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Old 02-14-2020, 06:58 AM   #1
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Moving from a 1500 to a 2500 – campground maneuverability

For anyone that has made the move from a 150/1500 truck to a 250/2500 truck, do you miss the easier campground maneuverability with the shorter truck? Was the adjustment to a longer truck difficult?

We’ve camped in some sites that were kind of tight backing into with our 1500, with trees and other vehicles sometimes being in the way. I suspect I would appreciate a more heavy duty truck while on the road, I have some reservations when it comes to maneuverability in the campgrounds. It would not be a daily driver. I appreciate your insights.
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Old 02-14-2020, 07:35 AM   #2
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I went driving small German sorts cars to an f-150 as a daily, I adjusted just fine. After a few F-150s I went to an F-350. I adjusted just fine. Seat time is key with any transition
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Old 02-14-2020, 07:39 AM   #3
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Made the change to 3/4

SeaLevel, we made the move from a 1/2 to 3/4 because we were over on payload capacity.

There are definitely trade offs - 1/2 has independent front suspension (GM has on 3/4), better handling without a load, lower height. All that said, we are very happy with the more firm feel when towing of the 3/4 and no more worries about payload. Length was nominal; 5’7” box to 6’4”.

Fuel economy is the same or even a little better. That extra 1000 lbs of gross weight makes the combo fell more “planted” and doesn’t get pushed around when a semi passes.

Another plus if you move up is all the safety technology available today from the Big Three. Adaptive Cruise and autonomous braking are awesome. Set the range to max, sit back and steer.

I think most who make the change will tell you the benefits outweigh (pun intended) the negatives.

Photo is of new and old side by side.

Good luck with your decision!
Jeff
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Old 02-14-2020, 07:44 AM   #4
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Quote:
Originally Posted by jeffmc306 View Post
I think most who make the change will tell you the benefits outweigh (pun intended) the negatives.

Photo is of new and old side by side.

Good luck with your decision!
Jeff
Thanks Jeff. I understand all the benefits, but my question is about maneuverability in tight campgrounds, and how much of an issue that was (or wasn't) for people that made the switch.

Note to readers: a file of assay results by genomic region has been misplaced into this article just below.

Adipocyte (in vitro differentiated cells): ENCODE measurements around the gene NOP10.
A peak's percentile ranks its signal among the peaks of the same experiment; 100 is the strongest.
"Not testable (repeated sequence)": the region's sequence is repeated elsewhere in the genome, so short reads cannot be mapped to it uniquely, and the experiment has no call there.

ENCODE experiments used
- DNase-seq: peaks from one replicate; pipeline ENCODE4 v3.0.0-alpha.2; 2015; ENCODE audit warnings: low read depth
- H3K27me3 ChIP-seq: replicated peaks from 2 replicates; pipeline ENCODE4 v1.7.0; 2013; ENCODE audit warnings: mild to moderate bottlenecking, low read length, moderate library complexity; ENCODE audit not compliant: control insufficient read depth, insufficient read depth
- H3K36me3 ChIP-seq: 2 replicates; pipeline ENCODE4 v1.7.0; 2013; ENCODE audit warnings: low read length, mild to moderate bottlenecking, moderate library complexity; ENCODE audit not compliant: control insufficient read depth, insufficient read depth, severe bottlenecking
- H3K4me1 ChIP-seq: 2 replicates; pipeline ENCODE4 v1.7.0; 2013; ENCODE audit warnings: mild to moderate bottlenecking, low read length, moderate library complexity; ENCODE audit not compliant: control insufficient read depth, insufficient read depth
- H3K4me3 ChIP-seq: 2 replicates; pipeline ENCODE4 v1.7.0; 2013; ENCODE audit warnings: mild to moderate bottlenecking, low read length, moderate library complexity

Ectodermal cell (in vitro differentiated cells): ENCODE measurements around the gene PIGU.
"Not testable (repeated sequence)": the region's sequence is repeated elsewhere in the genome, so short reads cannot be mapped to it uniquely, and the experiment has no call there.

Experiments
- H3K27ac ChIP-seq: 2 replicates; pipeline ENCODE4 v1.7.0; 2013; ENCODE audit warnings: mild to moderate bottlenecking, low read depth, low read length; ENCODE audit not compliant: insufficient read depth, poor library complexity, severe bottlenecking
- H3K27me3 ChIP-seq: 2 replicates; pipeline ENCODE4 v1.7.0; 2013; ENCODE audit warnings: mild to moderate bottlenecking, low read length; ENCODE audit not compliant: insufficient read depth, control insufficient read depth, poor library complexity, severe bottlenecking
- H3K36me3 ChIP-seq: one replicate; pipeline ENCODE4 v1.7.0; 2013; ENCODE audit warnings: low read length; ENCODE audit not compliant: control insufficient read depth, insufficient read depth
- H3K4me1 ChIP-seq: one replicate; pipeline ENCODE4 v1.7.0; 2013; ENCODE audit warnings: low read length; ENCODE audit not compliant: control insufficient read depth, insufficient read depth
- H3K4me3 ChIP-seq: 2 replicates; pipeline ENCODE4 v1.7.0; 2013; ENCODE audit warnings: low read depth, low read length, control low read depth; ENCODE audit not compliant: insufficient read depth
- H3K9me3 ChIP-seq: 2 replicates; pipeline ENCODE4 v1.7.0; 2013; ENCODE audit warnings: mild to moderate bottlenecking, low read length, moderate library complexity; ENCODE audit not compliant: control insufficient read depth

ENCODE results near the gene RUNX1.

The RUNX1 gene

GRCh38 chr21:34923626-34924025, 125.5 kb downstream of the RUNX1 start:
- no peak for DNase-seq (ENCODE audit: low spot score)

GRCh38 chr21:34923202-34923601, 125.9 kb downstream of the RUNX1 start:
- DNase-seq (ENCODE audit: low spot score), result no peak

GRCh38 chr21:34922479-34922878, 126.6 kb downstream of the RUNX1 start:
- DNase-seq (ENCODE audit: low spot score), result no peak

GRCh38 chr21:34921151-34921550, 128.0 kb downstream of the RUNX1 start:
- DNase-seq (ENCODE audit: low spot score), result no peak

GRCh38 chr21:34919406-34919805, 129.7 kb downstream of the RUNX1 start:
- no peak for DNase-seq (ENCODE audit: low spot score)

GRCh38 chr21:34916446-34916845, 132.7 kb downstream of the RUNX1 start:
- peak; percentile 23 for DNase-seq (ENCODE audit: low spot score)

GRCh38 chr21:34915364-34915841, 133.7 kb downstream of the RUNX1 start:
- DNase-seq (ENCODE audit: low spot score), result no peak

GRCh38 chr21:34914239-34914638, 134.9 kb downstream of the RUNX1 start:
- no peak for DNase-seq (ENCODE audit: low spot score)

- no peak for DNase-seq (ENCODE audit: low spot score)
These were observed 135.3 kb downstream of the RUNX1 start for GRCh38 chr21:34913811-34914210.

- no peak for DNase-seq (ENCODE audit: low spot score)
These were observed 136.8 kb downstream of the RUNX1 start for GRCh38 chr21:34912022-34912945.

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Old 02-14-2020, 07:51 AM   #5
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SeaLevel,
Sorry, I forgot to mention about maneuverability.

I have noticed I might have to make a few more back and forth to get into a tight spot but it's getting easier with practice. The rest depends on the site you're backing into. So far we have not camped at any that we could not get into due to the bigger 3/4, State parks included.
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Old 02-14-2020, 08:10 AM   #6
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Greetings from the Florida Panhandle

Hi Jeff. We started with a Tahoe, then used Suburbans for a number of years. We then moved on to a one ton Silverado with an 8' bed. For the last few years, we have Silverado 2500 with the 6.75' bed. With over 2,000 nights at campsites, I have never noticed any appreciable difference in campground maneuverability. I have always found that I adapt to any tow vehicle that I am driving pretty quickly.

In the GM line, the 1500 and the 2500 with the standard bed are both the same overall length.

Brian
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Old 02-14-2020, 08:29 AM   #7
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Outside of a bit rougher ride, no maneuverability issues and no learning curve.
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Old 02-14-2020, 09:16 AM   #8
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Hi

If you go to a much longer truck when you make the transition, then indeed you will notice that part of the transition. Since you can get same /same length trucks in the 1500/150 category as in the 2500/250 category this is very much a "that depends" sort of thing.